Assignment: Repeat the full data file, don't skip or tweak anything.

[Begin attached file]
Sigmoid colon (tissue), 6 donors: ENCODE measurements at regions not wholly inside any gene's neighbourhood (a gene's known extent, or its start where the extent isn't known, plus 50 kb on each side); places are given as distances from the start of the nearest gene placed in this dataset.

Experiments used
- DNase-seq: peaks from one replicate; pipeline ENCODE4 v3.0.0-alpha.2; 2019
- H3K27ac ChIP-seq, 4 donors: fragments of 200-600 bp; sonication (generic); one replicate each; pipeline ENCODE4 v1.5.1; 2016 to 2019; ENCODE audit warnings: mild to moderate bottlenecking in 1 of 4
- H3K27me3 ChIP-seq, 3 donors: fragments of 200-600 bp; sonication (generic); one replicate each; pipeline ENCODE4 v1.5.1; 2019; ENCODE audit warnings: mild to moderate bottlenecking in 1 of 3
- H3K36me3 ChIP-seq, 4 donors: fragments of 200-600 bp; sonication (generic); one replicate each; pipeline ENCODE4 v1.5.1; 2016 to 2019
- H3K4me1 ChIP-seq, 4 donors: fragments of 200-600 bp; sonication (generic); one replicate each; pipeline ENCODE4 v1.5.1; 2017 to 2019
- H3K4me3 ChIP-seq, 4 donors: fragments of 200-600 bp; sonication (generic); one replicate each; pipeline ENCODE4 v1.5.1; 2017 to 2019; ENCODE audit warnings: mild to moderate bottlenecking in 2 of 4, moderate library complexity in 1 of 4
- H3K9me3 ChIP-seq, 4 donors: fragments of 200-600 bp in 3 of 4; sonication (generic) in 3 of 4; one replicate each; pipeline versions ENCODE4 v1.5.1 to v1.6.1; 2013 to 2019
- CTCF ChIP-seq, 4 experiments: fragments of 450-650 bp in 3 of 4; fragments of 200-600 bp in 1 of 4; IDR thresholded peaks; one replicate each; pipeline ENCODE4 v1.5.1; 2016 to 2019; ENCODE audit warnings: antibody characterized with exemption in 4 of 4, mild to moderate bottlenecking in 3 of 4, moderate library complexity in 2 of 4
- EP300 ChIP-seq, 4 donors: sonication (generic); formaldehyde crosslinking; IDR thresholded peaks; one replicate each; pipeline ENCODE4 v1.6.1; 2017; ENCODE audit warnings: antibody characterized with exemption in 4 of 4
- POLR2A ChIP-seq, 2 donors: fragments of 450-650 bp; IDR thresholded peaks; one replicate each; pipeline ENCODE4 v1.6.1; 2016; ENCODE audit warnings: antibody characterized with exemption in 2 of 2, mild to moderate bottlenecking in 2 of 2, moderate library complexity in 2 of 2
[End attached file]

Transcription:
Sigmoid colon (tissue), 6 donors: ENCODE measurements at regions not wholly inside any gene's neighbourhood (a gene's known extent, or its start where the extent isn't known, plus 50 kb on each side); places are given as distances from the start of the nearest gene placed in this dataset.

Experiments used
- DNase-seq: peaks from one replicate; pipeline ENCODE4 v3.0.0-alpha.2; 2019
- H3K27ac ChIP-seq, 4 donors: fragments of 200-600 bp; sonication (generic); one replicate each; pipeline ENCODE4 v1.5.1; 2016 to 2019; ENCODE audit warnings: mild to moderate bottlenecking in 1 of 4
- H3K27me3 ChIP-seq, 3 donors: fragments of 200-600 bp; sonication (generic); one replicate each; pipeline ENCODE4 v1.5.1; 2019; ENCODE audit warnings: mild to moderate bottlenecking in 1 of 3
- H3K36me3 ChIP-seq, 4 donors: fragments of 200-600 bp; sonication (generic); one replicate each; pipeline ENCODE4 v1.5.1; 2016 to 2019
- H3K4me1 ChIP-seq, 4 donors: fragments of 200-600 bp; sonication (generic); one replicate each; pipeline ENCODE4 v1.5.1; 2017 to 2019
- H3K4me3 ChIP-seq, 4 donors: fragments of 200-600 bp; sonication (generic); one replicate each; pipeline ENCODE4 v1.5.1; 2017 to 2019; ENCODE audit warnings: mild to moderate bottlenecking in 2 of 4, moderate library complexity in 1 of 4
- H3K9me3 ChIP-seq, 4 donors: fragments of 200-600 bp in 3 of 4; sonication (generic) in 3 of 4; one replicate each; pipeline versions ENCODE4 v1.5.1 to v1.6.1; 2013 to 2019
- CTCF ChIP-seq, 4 experiments: fragments of 450-650 bp in 3 of 4; fragments of 200-600 bp in 1 of 4; IDR thresholded peaks; one replicate each; pipeline ENCODE4 v1.5.1; 2016 to 2019; ENCODE audit warnings: antibody characterized with exemption in 4 of 4, mild to moderate bottlenecking in 3 of 4, moderate library complexity in 2 of 4
- EP300 ChIP-seq, 4 donors: sonication (generic); formaldehyde crosslinking; IDR thresholded peaks; one replicate each; pipeline ENCODE4 v1.6.1; 2017; ENCODE audit warnings: antibody characterized with exemption in 4 of 4
- POLR2A ChIP-seq, 2 donors: fragments of 450-650 bp; IDR thresholded peaks; one replicate each; pipeline ENCODE4 v1.6.1; 2016; ENCODE audit warnings: antibody characterized with exemption in 2 of 2, mild to moderate bottlenecking in 2 of 2, moderate library complexity in 2 of 2